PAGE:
If the example of the multi-billion-dollar tech firm I cited last week kept you awake at night, I can only apologise. However, maybe some good can come out of your nocturnal fretting and a dual individual/organisational mindset for improving productivity can be achieved.

For all companies with workforces engaged in knowledge work, which is by nature collaborative and spontaneous, focusing exclusively on the individual level is like claiming that because we have electron microscopes, we have no need for the Hubble space telescope. The data from each is crucial to a fuller understanding of the world.

Spontaneity amongst highly motivated and engaged employees is good, but not if it arises in the absence of coordination. Companies would do well to begin by clarifying exactly what it is that these workers do that genuinely drives value for the organisation as a whole while simultaneously identifying which of their efforts either do little to add value or actively deplete it.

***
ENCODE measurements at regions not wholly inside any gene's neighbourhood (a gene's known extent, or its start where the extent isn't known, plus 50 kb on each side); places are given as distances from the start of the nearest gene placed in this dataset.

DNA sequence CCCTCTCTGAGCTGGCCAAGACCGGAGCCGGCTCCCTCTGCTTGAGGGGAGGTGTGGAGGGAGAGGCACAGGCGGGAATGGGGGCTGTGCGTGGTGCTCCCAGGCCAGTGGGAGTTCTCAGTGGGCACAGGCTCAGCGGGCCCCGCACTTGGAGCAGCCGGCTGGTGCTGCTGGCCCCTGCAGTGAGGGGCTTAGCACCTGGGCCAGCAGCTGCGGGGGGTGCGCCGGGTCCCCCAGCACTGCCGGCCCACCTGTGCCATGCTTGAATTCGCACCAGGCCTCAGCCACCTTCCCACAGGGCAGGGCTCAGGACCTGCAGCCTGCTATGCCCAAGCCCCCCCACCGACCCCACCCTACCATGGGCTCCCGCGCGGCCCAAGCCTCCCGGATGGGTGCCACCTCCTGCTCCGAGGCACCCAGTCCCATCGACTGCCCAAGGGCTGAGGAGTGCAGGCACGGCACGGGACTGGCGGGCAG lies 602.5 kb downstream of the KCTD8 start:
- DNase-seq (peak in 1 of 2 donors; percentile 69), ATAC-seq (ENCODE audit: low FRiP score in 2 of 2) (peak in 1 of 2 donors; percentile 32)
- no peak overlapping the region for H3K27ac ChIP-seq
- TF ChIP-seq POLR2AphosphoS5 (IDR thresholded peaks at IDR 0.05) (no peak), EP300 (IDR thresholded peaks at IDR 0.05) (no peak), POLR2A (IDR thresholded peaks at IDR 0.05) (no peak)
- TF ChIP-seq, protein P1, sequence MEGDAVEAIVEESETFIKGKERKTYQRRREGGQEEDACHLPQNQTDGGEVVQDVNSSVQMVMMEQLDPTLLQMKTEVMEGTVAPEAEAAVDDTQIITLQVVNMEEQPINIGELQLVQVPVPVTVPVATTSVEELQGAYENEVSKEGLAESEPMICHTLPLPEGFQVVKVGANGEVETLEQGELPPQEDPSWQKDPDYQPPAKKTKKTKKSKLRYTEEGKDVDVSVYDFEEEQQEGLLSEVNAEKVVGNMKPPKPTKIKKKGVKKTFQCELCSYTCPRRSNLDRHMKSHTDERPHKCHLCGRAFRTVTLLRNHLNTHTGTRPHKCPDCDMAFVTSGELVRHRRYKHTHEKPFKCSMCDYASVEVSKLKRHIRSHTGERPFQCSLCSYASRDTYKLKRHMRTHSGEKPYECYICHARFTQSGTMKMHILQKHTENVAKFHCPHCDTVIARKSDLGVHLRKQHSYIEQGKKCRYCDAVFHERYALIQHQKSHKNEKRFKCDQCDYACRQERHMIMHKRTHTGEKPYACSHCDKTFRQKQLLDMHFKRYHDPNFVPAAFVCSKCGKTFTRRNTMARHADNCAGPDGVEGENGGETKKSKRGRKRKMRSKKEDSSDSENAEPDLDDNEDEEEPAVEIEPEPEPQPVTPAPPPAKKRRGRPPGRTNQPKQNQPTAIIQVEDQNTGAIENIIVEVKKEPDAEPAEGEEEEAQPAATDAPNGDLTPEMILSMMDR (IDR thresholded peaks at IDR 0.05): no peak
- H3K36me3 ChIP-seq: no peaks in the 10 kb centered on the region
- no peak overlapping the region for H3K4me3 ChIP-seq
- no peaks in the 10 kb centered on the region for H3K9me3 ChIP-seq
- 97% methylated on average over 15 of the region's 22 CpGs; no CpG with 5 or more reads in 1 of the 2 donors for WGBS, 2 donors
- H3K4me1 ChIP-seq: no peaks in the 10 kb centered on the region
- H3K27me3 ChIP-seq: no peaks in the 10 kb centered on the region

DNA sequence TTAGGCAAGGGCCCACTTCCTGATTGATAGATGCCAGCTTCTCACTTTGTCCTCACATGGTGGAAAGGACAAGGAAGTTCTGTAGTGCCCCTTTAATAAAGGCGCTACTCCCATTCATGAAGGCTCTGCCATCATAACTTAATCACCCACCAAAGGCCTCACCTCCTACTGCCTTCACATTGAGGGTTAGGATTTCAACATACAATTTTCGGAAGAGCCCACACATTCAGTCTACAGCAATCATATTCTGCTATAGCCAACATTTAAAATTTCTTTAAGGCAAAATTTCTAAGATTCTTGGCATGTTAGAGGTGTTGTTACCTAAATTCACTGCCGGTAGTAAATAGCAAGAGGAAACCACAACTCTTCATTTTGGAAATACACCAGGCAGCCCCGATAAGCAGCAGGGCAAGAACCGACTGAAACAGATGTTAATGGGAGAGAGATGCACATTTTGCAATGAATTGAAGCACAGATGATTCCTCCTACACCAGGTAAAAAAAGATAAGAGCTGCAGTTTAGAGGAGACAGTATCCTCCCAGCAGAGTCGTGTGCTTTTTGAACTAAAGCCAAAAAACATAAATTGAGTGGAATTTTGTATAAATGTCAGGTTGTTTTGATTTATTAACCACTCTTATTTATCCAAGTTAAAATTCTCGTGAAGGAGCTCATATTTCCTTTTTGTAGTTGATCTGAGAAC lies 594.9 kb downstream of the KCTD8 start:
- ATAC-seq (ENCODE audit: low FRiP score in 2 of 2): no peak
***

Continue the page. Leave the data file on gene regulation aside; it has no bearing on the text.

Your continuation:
Uncoordinated actions that have no bearing on enterprise-level value simply drain a company’s vitality and resources. In Part One of this series, I referred to the enormous benefits to productivity brought about through digital communications and emails. However, they have also complicated the task of enhancing productivity, enabling companies not only to function on a real-time basis but rendering them vastly more distributed than ever before.

This why a reliance on inflexible financial and operating metrics delivered on a weekly, monthly or even annual basis are so last century.

Leaders today have to combine awareness of individual or team productivity with an awareness of what goes into the making of organisational productivity and acquire the tools needed to sustain this awareness. The beauty is that if this organisational level can be looped back to individual productivity so that workers know exactly which of their efforts add enterprise-level value, a virtuous circle gets set up wherein individual productivity gains really do add up to enterprise-level ones.

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